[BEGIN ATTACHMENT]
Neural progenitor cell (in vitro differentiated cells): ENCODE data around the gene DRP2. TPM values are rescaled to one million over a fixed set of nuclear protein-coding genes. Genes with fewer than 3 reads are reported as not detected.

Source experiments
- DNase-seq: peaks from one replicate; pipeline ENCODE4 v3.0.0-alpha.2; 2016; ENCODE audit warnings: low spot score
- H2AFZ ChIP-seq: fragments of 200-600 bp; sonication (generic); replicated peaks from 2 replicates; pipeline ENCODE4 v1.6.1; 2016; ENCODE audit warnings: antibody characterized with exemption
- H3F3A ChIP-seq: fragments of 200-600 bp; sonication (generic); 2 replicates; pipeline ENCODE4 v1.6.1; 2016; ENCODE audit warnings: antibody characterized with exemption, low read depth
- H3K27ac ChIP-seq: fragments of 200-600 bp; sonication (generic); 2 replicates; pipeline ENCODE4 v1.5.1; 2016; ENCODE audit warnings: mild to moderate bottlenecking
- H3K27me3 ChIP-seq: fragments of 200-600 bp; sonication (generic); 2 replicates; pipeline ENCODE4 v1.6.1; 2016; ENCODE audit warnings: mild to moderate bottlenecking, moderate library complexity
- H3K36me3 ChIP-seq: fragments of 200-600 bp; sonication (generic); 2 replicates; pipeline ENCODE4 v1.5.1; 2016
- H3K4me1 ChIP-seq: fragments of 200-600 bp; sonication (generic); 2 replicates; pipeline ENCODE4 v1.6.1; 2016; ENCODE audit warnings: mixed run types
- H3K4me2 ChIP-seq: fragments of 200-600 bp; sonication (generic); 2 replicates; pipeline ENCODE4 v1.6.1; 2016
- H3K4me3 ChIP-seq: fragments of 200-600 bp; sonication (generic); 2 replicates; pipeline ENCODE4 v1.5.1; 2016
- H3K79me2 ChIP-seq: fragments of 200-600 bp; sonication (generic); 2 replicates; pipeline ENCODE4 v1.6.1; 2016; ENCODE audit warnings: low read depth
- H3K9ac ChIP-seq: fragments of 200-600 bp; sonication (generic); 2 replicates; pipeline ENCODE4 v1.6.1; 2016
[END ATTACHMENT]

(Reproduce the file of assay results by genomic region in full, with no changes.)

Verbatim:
Neural progenitor cell (in vitro differentiated cells): ENCODE data around the gene DRP2. TPM values are rescaled to one million over a fixed set of nuclear protein-coding genes. Genes with fewer than 3 reads are reported as not detected.

Source experiments
- DNase-seq: peaks from one replicate; pipeline ENCODE4 v3.0.0-alpha.2; 2016; ENCODE audit warnings: low spot score
- H2AFZ ChIP-seq: fragments of 200-600 bp; sonication (generic); replicated peaks from 2 replicates; pipeline ENCODE4 v1.6.1; 2016; ENCODE audit warnings: antibody characterized with exemption
- H3F3A ChIP-seq: fragments of 200-600 bp; sonication (generic); 2 replicates; pipeline ENCODE4 v1.6.1; 2016; ENCODE audit warnings: antibody characterized with exemption, low read depth
- H3K27ac ChIP-seq: fragments of 200-600 bp; sonication (generic); 2 replicates; pipeline ENCODE4 v1.5.1; 2016; ENCODE audit warnings: mild to moderate bottlenecking
- H3K27me3 ChIP-seq: fragments of 200-600 bp; sonication (generic); 2 replicates; pipeline ENCODE4 v1.6.1; 2016; ENCODE audit warnings: mild to moderate bottlenecking, moderate library complexity
- H3K36me3 ChIP-seq: fragments of 200-600 bp; sonication (generic); 2 replicates; pipeline ENCODE4 v1.5.1; 2016
- H3K4me1 ChIP-seq: fragments of 200-600 bp; sonication (generic); 2 replicates; pipeline ENCODE4 v1.6.1; 2016; ENCODE audit warnings: mixed run types
- H3K4me2 ChIP-seq: fragments of 200-600 bp; sonication (generic); 2 replicates; pipeline ENCODE4 v1.6.1; 2016
- H3K4me3 ChIP-seq: fragments of 200-600 bp; sonication (generic); 2 replicates; pipeline ENCODE4 v1.5.1; 2016
- H3K79me2 ChIP-seq: fragments of 200-600 bp; sonication (generic); 2 replicates; pipeline ENCODE4 v1.6.1; 2016; ENCODE audit warnings: low read depth
- H3K9ac ChIP-seq: fragments of 200-600 bp; sonication (generic); 2 replicates; pipeline ENCODE4 v1.6.1; 2016